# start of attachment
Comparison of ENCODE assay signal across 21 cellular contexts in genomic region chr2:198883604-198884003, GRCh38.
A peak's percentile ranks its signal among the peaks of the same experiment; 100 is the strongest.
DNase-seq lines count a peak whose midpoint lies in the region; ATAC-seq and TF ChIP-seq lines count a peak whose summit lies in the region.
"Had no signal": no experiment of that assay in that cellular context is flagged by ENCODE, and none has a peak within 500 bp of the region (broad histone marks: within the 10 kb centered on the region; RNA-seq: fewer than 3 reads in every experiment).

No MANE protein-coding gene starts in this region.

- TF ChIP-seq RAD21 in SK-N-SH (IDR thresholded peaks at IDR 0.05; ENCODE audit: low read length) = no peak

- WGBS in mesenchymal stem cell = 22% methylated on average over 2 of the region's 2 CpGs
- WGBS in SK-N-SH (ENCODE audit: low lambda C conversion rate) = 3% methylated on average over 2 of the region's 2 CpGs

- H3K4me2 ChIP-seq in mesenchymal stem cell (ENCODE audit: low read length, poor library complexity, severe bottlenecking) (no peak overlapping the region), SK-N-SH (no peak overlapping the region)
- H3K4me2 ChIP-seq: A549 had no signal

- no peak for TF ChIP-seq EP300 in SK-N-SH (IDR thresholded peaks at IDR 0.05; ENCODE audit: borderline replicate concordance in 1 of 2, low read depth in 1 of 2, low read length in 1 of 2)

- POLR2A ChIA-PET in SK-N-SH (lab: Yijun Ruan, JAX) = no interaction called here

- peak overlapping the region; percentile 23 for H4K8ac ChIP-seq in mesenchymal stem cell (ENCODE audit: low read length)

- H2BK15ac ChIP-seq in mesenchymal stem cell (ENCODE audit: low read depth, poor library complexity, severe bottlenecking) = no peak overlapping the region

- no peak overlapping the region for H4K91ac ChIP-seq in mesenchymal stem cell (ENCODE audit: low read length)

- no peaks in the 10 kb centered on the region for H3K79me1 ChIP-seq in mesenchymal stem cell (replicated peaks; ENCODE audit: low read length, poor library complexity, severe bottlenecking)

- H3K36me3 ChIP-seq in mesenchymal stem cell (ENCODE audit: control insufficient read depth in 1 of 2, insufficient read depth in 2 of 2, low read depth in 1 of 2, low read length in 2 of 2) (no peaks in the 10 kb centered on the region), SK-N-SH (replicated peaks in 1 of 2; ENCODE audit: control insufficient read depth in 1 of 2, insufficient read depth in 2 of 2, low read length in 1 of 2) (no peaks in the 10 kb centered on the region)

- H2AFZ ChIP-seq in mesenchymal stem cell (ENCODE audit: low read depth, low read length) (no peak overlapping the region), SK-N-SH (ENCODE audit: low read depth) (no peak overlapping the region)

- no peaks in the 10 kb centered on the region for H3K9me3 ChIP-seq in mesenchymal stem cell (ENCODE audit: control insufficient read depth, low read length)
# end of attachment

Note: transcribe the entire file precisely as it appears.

Comparison of ENCODE assay signal across 21 cellular contexts in genomic region chr2:198883604-198884003, GRCh38.
A peak's percentile ranks its signal among the peaks of the same experiment; 100 is the strongest.
DNase-seq lines count a peak whose midpoint lies in the region; ATAC-seq and TF ChIP-seq lines count a peak whose summit lies in the region.
"Had no signal": no experiment of that assay in that cellular context is flagged by ENCODE, and none has a peak within 500 bp of the region (broad histone marks: within the 10 kb centered on the region; RNA-seq: fewer than 3 reads in every experiment).

No MANE protein-coding gene starts in this region.

- TF ChIP-seq RAD21 in SK-N-SH (IDR thresholded peaks at IDR 0.05; ENCODE audit: low read length) = no peak

- WGBS in mesenchymal stem cell = 22% methylated on average over 2 of the region's 2 CpGs
- WGBS in SK-N-SH (ENCODE audit: low lambda C conversion rate) = 3% methylated on average over 2 of the region's 2 CpGs

- H3K4me2 ChIP-seq in mesenchymal stem cell (ENCODE audit: low read length, poor library complexity, severe bottlenecking) (no peak overlapping the region), SK-N-SH (no peak overlapping the region)
- H3K4me2 ChIP-seq: A549 had no signal

- no peak for TF ChIP-seq EP300 in SK-N-SH (IDR thresholded peaks at IDR 0.05; ENCODE audit: borderline replicate concordance in 1 of 2, low read depth in 1 of 2, low read length in 1 of 2)

- POLR2A ChIA-PET in SK-N-SH (lab: Yijun Ruan, JAX) = no interaction called here

- peak overlapping the region; percentile 23 for H4K8ac ChIP-seq in mesenchymal stem cell (ENCODE audit: low read length)

- H2BK15ac ChIP-seq in mesenchymal stem cell (ENCODE audit: low read depth, poor library complexity, severe bottlenecking) = no peak overlapping the region

- no peak overlapping the region for H4K91ac ChIP-seq in mesenchymal stem cell (ENCODE audit: low read length)

- no peaks in the 10 kb centered on the region for H3K79me1 ChIP-seq in mesenchymal stem cell (replicated peaks; ENCODE audit: low read length, poor library complexity, severe bottlenecking)

- H3K36me3 ChIP-seq in mesenchymal stem cell (ENCODE audit: control insufficient read depth in 1 of 2, insufficient read depth in 2 of 2, low read depth in 1 of 2, low read length in 2 of 2) (no peaks in the 10 kb centered on the region), SK-N-SH (replicated peaks in 1 of 2; ENCODE audit: control insufficient read depth in 1 of 2, insufficient read depth in 2 of 2, low read length in 1 of 2) (no peaks in the 10 kb centered on the region)

- H2AFZ ChIP-seq in mesenchymal stem cell (ENCODE audit: low read depth, low read length) (no peak overlapping the region), SK-N-SH (ENCODE audit: low read depth) (no peak overlapping the region)

- no peaks in the 10 kb centered on the region for H3K9me3 ChIP-seq in mesenchymal stem cell (ENCODE audit: control insufficient read depth, low read length)